Alexander Sinclair Edwards of Oklahoma City is a military veteran, police officer, football champ and entrepreneur. With his up close and personal knowledge of what military training can teach, Mr. Edwards discusses in further detail below just how one’s military training can help with a career in starting, running, and operating one’s own business. Mr. Edwards explains the advantages a military background brings to business, and the core values bestowed upon all those who serve.
Who hasn’t heard the myriad of pop songs paying homage to the military, or experienced firsthand the benefits of the brave men and women in uniform? As excellent as the military is for protecting a country, it also prepares its members for running their own businesses says Alex Edwards of Oklahoma City.
The military provides training not only for tactical situations, but teaches skills such as dependability, leadership, a team mentality, and accountability which can be similarly applied to running a business.
In this article, Alexander Sinclair Edwards of Oklahoma City gives an examination of the skills given to a military member in training will be examined, as well as how those skills can translate to an aspiring business owner.
Military training is rigorous and the skills it provides to a veteran in the context of military action last well beyond years of service. One of the places these skills can be most useful is in business ventures explains Alex Edwards of Oklahoma City. Listed below are the skills that are applicable to both military and business activities:
- Team Mentality
- Accountability and Responsibility
These descriptive traits certainly sound good on paper, but what do they mean? In the next few sections, Alexander Sinclair Edwards of Oklahoma City dives into each and uncovers what makes these skills so valuable, not only in the army, but in running a successful business.
Alex Edwards of Oklahoma City says that the dependability of an employee cannot be overstated as a valuable trait. After all, according to a study performed and published by MoneyPenny.com, as many as half of the workforce in America admit to taking a sick day in order to avoid work.
The value of being where you’re scheduled to be, and performing the tasks you’re required to perform, is summed up in the term “dependability.”
Dependability is something that the military also builds into its trainees. In fact, Alexander Sinclair Edwards of Oklahoma City says that the United States Marine Corp defines dependability as “the proper performance of duty.” In leading others, whether in the military or in business, dependability can promote confidence in those under a supervisor’s authority.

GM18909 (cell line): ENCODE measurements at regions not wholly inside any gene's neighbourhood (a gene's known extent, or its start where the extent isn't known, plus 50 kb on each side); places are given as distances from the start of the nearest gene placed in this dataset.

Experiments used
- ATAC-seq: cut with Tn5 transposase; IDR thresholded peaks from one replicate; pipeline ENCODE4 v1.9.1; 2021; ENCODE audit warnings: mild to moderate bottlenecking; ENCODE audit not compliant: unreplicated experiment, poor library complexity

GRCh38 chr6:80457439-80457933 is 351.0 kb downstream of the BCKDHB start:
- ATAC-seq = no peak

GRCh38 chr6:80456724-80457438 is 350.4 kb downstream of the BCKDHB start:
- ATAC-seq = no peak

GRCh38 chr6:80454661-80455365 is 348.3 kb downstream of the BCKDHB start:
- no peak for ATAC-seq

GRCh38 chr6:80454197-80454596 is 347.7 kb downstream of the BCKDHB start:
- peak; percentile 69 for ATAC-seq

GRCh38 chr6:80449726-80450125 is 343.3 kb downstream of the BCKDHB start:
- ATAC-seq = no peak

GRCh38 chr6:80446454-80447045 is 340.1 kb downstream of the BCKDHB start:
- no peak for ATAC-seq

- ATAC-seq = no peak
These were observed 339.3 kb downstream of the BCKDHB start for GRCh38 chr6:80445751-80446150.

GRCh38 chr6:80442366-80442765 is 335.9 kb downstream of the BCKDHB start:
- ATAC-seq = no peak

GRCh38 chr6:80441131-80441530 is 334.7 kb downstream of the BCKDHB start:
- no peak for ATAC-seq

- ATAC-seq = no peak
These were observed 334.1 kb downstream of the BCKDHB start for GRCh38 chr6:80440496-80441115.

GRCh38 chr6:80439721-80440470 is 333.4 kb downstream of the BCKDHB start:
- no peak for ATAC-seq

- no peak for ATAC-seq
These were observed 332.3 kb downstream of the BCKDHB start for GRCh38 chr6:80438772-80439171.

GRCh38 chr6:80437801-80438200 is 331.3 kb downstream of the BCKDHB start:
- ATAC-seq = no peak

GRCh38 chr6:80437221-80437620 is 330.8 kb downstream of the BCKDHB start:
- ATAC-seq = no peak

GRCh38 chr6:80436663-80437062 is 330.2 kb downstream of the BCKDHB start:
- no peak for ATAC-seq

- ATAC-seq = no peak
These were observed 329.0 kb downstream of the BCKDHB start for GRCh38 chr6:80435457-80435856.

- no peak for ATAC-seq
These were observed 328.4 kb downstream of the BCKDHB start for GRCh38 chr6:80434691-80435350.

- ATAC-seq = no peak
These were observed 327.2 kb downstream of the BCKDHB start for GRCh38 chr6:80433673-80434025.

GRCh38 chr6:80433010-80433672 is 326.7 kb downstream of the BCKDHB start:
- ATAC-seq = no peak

In order to run a business, the trait of leadership is a given. In the military, leadership is not only encouraged, but woven into the fabric of the system by way of a hierarchy explains Alex Edwards of Oklahoma City. There are thirteen army ranks of enlistment, according to Military.com. Learning to follow orders and operate within these ranks to accomplish a goal is a trait that translates well to business models.
According to a study done by Kemal Surji of Hawler Medical University, leadership has a positive effect on not only the workplace environment, but on individual employees in terms of performance and organization at large.
Harvard Business Review found that teamwork is sometimes impactful enough to be the source of employees’ drive to produce new ideas, better performances, and just generally enjoy their work. Alex Edwards of Oklahoma City says that when employees feel that they have a positive impact on the success of their place of work, they become more likely to return and encourage one another in getting the job done.
The military, on the other hand, also teaches teamwork as an essential. If one member of a military party fails to accomplish their task, an entire operation can fall apart. According to Marine Corps Commandant David Berger, a lack of teamwork can ruin operations.
Because of this importance placed on teamwork in the oftentimes life-or-death context of the military, teamwork in the workplace after service is often given equal weight.
Accountability and Responsibility
Alexander Sinclair Edwards of Oklahoma City says that the military places a heavy emphasis on accountability, or the responsibility to answer for one’s own actions, through the action or reporting to one’s commanding officer. This helps military members to work toward a common goal, but it also gives the leadership the information they need to coordinate more efficient activities.
Taking responsibility for one’s own actions and understanding that skill well enough to teach it to others, is just as important in business. In the food service industry, for example, when supplies are not cleaned properly, trainees attempting to learn the proper procedures can become confused, and a loss of excellence in the workplace’s cleanliness can be the result.
Alex Edwards of Oklahoma City says that accountability could resolve this issue: if the employee who, hypothetically, did not properly clean the equipment was answerable for their actions, the problem could be dealt with before bad habits are formed.
In conclusion, the skills or life lessons that the military imparts to its members are valuable throughout all of life, but especially in running one’s own business. A business model has many of the same requirements for success that the military does, and often benefits from veterans who have already learned leadership, accountability, and teamwork.